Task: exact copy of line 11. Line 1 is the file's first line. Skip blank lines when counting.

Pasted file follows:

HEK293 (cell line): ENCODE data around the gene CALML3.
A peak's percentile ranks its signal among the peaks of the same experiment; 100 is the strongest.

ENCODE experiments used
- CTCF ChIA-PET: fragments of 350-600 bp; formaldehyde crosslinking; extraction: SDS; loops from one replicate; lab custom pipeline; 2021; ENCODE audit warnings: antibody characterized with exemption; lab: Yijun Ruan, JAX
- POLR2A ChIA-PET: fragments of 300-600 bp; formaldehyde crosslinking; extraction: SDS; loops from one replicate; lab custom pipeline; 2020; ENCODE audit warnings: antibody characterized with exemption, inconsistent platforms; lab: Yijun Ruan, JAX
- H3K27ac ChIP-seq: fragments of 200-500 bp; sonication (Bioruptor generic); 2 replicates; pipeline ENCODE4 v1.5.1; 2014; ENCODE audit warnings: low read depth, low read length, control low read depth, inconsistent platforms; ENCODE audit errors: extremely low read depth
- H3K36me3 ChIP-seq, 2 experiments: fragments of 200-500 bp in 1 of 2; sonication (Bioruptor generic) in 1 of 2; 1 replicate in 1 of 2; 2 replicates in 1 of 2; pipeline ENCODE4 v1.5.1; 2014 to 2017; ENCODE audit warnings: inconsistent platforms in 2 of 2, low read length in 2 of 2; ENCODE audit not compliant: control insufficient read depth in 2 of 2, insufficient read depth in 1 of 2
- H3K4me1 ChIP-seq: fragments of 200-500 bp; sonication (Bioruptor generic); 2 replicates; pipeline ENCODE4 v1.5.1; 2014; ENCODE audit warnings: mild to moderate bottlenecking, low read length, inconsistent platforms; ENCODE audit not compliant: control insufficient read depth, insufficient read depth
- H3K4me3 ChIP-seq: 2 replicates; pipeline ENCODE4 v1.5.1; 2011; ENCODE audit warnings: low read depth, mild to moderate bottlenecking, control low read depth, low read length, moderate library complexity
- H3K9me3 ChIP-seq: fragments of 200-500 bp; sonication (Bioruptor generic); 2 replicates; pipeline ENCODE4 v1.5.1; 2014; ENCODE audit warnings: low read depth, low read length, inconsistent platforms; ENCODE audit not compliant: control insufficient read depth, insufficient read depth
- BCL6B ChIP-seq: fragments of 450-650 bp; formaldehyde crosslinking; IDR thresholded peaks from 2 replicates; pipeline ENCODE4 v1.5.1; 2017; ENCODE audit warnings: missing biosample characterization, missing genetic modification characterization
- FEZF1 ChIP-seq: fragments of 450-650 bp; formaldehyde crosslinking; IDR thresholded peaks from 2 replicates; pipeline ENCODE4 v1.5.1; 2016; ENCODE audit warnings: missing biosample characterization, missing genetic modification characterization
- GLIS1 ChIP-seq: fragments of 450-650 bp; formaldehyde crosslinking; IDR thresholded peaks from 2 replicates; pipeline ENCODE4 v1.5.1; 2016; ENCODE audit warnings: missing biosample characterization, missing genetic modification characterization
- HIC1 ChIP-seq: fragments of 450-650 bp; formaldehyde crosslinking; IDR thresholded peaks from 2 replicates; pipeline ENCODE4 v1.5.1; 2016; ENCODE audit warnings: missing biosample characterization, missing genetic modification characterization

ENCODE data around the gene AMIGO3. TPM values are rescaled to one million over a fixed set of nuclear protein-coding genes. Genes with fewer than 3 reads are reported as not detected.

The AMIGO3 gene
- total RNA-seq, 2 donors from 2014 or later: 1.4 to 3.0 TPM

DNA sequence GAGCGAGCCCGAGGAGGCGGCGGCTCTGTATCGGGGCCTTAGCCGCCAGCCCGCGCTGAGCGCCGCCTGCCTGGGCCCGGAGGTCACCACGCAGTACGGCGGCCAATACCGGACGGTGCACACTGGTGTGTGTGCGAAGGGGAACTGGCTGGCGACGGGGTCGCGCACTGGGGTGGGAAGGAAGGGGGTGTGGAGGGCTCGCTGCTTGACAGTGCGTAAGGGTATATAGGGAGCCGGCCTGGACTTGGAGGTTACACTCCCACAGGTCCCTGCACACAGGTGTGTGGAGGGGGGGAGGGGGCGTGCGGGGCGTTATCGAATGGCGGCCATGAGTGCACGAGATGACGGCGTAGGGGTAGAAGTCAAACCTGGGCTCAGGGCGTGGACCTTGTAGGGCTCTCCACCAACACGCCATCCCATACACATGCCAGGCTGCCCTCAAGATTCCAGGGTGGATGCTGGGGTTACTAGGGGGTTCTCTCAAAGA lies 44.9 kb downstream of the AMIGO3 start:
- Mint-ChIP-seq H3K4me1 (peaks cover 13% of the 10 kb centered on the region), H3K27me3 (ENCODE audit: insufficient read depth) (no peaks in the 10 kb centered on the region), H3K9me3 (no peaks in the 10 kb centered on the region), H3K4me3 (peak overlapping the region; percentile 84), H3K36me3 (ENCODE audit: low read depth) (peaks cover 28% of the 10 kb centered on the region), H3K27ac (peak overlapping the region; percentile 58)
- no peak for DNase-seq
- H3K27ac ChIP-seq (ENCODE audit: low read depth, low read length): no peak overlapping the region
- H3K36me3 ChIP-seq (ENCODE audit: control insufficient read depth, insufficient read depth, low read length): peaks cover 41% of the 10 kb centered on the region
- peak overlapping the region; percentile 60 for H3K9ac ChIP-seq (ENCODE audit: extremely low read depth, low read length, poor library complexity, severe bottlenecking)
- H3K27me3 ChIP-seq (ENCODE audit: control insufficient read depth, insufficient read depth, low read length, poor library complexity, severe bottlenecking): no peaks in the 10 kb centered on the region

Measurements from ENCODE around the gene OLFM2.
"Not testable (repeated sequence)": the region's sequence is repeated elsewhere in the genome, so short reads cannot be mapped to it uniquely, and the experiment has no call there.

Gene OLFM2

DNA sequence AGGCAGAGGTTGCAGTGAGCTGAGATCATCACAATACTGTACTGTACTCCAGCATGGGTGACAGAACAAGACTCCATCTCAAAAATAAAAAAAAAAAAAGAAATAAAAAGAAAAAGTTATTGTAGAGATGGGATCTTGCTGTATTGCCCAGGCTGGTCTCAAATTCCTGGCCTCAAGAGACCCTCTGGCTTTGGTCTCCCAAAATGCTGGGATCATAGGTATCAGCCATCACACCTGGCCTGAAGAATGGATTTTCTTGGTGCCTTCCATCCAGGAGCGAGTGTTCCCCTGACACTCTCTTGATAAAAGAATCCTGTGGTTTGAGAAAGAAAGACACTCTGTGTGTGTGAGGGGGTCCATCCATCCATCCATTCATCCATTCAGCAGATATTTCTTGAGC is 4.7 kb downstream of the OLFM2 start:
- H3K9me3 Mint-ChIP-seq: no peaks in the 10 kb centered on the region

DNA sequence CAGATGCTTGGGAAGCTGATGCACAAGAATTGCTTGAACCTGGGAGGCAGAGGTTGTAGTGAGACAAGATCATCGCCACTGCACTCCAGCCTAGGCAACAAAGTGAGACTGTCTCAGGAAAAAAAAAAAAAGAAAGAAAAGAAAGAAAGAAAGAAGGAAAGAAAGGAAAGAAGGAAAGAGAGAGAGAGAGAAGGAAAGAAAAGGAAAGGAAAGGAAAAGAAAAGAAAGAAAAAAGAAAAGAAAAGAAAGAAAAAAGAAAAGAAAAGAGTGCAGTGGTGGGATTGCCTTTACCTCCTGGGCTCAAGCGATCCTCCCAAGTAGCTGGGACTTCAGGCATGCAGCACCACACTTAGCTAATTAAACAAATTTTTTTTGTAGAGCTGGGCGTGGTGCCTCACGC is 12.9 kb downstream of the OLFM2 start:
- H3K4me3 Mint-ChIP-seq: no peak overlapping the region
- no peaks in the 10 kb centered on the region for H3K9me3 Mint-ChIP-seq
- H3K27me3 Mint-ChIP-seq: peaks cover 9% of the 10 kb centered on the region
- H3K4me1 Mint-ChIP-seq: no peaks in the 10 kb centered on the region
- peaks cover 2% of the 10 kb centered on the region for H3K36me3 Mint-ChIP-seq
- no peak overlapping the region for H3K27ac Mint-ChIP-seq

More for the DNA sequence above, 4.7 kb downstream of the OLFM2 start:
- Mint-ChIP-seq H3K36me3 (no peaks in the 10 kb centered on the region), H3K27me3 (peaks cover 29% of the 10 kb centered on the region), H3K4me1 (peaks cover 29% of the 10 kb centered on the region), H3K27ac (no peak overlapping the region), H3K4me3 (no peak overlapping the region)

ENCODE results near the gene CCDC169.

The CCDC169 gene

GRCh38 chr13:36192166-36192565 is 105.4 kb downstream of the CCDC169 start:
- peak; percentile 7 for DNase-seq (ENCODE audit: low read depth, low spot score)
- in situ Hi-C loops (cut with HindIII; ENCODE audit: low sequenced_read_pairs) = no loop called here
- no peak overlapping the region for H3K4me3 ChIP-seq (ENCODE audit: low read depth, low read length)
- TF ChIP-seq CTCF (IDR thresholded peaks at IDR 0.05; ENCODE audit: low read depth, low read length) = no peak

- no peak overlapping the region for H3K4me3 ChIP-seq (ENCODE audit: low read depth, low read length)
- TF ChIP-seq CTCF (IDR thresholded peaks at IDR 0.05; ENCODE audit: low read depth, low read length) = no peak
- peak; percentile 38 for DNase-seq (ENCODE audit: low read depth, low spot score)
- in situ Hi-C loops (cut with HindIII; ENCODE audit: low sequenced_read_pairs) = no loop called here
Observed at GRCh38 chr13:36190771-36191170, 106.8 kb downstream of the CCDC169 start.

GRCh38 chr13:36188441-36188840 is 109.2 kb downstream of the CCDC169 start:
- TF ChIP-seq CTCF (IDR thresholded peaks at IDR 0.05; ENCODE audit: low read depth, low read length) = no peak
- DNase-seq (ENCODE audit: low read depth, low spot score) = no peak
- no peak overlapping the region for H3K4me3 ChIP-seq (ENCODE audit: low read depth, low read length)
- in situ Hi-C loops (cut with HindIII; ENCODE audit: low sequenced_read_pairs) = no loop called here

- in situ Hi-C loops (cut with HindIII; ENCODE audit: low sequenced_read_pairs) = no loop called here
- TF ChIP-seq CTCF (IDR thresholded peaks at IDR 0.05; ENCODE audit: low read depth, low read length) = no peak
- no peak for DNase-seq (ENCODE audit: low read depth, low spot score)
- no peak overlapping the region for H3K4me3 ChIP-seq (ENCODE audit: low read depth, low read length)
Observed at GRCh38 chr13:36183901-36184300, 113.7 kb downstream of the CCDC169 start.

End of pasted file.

- BCL6B ChIP-seq: fragments of 450-650 bp; formaldehyde crosslinking; IDR thresholded peaks from 2 replicates; pipeline ENCODE4 v1.5.1; 2017; ENCODE audit warnings: missing biosample characterization, missing genetic modification characterization